3. I actually love doing all the work assignments I give students. I like projects. I love drawing. I love reading, and writing, to a nearly obsessive degree. I love history. I make models of everything we end up doing (and I also keep the best student models, which leads to improvement pretty much every year as students see these... truly, they don't ever try to copy; they work to surpass).

4. I can memorize a shit ton of names REALLY FAST. I usually know students' names within the first week of school every year (though that's no guarantee I will remember all of them six years later). I usually have about 95 to 100 students a year. (I can get names so quickly that, when I have to lose my prep period in order to cover for another teacher when there is no substitute teacher, I can often pinpoint specific kids immediately during that period, which they react to as if I have arcane powers).

5. I love creating curriculum. I would be great at that as a job, but these days "Teachers on Special Assignment" don't create curriculum, they police other teachers and try to ensure that they are toeing whatever the district line is this year. I would be terrible at that job and would never, ever want to do it.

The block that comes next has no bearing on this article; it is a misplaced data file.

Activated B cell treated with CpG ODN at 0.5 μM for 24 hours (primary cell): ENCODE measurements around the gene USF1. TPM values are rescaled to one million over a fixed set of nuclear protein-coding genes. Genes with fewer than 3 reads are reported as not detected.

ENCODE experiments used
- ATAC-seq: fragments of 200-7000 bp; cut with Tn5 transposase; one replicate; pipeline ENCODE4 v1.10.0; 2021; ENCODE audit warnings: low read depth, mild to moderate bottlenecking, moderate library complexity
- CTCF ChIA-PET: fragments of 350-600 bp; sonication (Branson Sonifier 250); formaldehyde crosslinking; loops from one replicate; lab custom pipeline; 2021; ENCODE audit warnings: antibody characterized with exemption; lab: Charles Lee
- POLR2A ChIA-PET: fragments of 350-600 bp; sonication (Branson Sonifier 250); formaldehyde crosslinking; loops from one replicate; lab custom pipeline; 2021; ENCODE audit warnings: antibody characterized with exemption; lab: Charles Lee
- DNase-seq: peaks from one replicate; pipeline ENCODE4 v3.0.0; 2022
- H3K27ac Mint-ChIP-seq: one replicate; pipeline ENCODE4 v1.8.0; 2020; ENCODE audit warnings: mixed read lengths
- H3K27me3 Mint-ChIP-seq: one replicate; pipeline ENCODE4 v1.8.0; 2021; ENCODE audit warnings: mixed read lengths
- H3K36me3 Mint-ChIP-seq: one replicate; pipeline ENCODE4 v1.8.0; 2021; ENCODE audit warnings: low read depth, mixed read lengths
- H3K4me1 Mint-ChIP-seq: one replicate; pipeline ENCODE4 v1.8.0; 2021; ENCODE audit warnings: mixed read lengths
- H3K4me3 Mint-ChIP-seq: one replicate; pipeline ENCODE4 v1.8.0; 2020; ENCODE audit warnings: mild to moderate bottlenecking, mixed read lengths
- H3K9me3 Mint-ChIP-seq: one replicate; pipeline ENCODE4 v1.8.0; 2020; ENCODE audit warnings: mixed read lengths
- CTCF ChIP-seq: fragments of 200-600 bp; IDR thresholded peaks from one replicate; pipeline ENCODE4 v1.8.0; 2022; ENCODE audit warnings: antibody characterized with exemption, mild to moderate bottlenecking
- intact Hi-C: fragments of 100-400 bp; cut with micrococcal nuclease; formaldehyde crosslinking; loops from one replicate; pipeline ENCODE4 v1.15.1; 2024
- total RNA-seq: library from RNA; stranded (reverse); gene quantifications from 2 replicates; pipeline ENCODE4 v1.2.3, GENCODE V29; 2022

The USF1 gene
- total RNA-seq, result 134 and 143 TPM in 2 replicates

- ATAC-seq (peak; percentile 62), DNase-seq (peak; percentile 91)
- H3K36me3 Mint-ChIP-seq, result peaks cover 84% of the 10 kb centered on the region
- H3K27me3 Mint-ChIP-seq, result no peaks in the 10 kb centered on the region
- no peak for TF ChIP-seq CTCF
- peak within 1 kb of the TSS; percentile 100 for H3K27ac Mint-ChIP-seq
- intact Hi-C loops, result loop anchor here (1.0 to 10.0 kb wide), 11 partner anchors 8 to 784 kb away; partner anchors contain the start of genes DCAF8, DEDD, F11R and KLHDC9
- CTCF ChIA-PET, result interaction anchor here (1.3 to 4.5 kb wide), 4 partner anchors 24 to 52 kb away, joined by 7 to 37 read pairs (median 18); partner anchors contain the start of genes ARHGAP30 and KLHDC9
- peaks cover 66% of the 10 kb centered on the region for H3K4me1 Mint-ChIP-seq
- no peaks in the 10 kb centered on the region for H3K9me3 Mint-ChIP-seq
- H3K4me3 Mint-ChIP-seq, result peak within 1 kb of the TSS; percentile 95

Okay, that's teaching, more or less. Most years I enjoy the hell out of most of my students. Some of the ones I had way back in the beginning in West Oakland are FB friended to me, and I am glad to still be in touch with them. However, I don't let students friend me until they're out of high school.

What else? I love books. I read, and I also re-read a lot, constantly. I like Goodreads for tracking my reading, though I don't review everything I read, at all. Including re-reading, I basically get through at least 365 books a year. More like 420 or so. Now, granted, I read a lot of genre fiction (historical mysteries, historical fiction, sci fi, fantasy) and YA fiction, not just Marx and Trotsky and Luxemburg and history and biographies and memoirs.

I also love writing, though I think I have slowed down on that. I mean, look at this practically moribund LJ of mine. I've kept some form of journal non-stop since I was 9 years old, and I have all of the volumes except one I lost when I was in college.